At the end of June, Arizona Public Service submitted its long-term energy plan to the Arizona Corporation Commission. Over the next couple of years, APS customers will be powered by significantly more clean energy, with less of their electricity coming from fossil fuels. But this cleaner and brighter energy future excludes a community whose sacrifices have powered Western cities for decades: the Navajo. The Arizona Corporation Commission has a responsibility to hold APS accountable to all communities impacted by the utility as it reviews the wholly inadequate plans.
Since the 1960s, the Navajo people have lived in the shadows of three coal plants: the Four Corners Power Plant, the Navajo Generating Station and the San Juan Generating Station. At one time, this region was the largest collective source of air pollution in North and South America. By 2022, only APS’s Four Corners coal plant will still be operating. At the beginning of the year, APS announced it will retire the plant by 2031. Yet, in that announcement, in its most recent rate case, and in the long-term energy plan submitted on June 30, the utility included no action plan to compensate the Navajo communities who have sacrificed their health and environment to these coal plants and the associated mines.
Our communities’ needs are two-fold: we seek a rapid end to the pollution that has wreaked havoc for decades and a transition away from coal that ensures our economy can rebuild itself sustainably and safely.
Fifty years ago, our communities got stuck with a power plant that has disproportionately impacted our air and water, while depleting our resources, destroying our land, and harming our health. In most instances, we do not even get any of the electricity generated by the plants. In moments of crisis, like during the current global pandemic, the exploitation of our resources comes back to haunt us. Depleted water sapped by coal mines owned by non-Navajo companies is making it difficult for us to wash our hands as frequently as we need to, to control the spread of coronavirus.
But the energy landscape is changing quickly as clean renewable energy out-competes fossil fuel generation. This was demonstrated by the early closures and retirements of the Navajo and San Juan Generating Stations. APS, however, appears to think it is impervious to the conditions that are taking out other coal plants in the region. But we know that the era of coal is coming to an end, much sooner than APS’s current timeline for Four Corners, and we need them to help plan for that future.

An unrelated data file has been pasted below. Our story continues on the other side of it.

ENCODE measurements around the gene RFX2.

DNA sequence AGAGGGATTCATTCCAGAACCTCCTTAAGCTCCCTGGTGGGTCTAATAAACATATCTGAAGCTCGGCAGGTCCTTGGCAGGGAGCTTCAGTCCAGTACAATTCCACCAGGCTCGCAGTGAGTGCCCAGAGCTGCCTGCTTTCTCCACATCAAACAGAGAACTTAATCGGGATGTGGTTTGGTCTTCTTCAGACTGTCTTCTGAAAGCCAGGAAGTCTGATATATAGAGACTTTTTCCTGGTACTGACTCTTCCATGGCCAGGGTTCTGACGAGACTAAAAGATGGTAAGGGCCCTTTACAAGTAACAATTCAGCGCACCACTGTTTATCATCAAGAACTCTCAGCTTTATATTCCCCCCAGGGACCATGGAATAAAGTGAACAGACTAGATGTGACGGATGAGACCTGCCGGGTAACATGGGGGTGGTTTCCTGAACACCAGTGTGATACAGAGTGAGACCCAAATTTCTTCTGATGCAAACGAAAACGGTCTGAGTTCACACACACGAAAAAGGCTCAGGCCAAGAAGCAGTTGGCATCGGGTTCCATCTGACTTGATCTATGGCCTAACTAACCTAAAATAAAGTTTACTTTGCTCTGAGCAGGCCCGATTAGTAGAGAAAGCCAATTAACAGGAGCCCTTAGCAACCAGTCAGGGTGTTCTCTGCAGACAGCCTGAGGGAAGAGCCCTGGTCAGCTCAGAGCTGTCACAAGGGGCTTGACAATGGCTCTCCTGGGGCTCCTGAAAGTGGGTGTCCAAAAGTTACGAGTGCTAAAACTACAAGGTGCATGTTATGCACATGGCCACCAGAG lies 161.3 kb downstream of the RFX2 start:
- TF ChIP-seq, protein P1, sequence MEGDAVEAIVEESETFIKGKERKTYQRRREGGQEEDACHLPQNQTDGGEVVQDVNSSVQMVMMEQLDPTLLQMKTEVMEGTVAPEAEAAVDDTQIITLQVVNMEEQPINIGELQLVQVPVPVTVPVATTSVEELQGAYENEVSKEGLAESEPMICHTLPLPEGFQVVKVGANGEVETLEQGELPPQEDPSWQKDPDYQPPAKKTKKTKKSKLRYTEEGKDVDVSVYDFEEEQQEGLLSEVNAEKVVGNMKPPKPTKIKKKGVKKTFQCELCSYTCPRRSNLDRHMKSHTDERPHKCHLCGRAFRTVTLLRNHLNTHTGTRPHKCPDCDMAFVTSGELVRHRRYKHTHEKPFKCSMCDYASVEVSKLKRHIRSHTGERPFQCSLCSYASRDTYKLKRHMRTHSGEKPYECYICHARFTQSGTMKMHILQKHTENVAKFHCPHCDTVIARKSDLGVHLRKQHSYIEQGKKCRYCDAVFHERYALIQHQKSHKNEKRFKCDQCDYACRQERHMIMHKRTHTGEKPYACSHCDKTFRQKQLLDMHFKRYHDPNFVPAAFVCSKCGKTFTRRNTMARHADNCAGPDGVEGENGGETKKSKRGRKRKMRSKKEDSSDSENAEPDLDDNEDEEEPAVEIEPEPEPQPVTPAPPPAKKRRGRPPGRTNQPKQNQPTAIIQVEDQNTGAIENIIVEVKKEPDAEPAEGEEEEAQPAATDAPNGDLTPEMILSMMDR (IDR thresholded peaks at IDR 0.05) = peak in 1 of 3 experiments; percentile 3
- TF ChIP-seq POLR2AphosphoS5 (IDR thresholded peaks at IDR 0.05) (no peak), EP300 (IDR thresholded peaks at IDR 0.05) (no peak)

Without a near-term transition plan, coal-impacted communities will have little time to seek other forms of livelihood. We know utilities that have exploited our resources for half a century owe us economic support to transition. Fortunately, opportunities exist. The massive amount of energy infrastructure connecting our lands to other cities offers a prime opportunity to invest in clean energy on Navajo land. Currently, the city of Los Angeles and the Navajo are working through a proposal to build solar projects on our land as a means to economically compensate our sacrifices in a clean and sustainable way. Additionally, smart financial tools, like securitization, are being used in other Western states to reduce rate-payer risk of retiring coal plants early while producing savings that can be directly re-invested in clean energy technologies in coal-impacted communities.
In a world where coal plants are retiring faster than ever, utility commissioners not only have a responsibility to electricity customers, but to all communities impacted by a utility’s actions. And the pathways to do this already exist
The rapidly changing energy landscape makes it critical for the burdens of fossil fuel workers and communities to be assessed in all utility planning, so that we aren’t left behind, once again. The Arizona Corporation Commission has the chance now to ask Arizona Public Service to be accountable to all the communities its actions impact, including our Diné communities. The transition to renewable energy cannot resolve the injustices fossil fuel companies have gotten away with for decades, but it is a step in the right direction for our communities to begin recovery. This new energy world must be fairer, more just, and more equitable than the dirty fossil fuel energy world we are leaving behind.
Carol Davis is executive director at Diné C.A.R.E., an indigenous nonprofit located on the Navajo Nation that works with many Navajo communities affected by energy and environmental issues.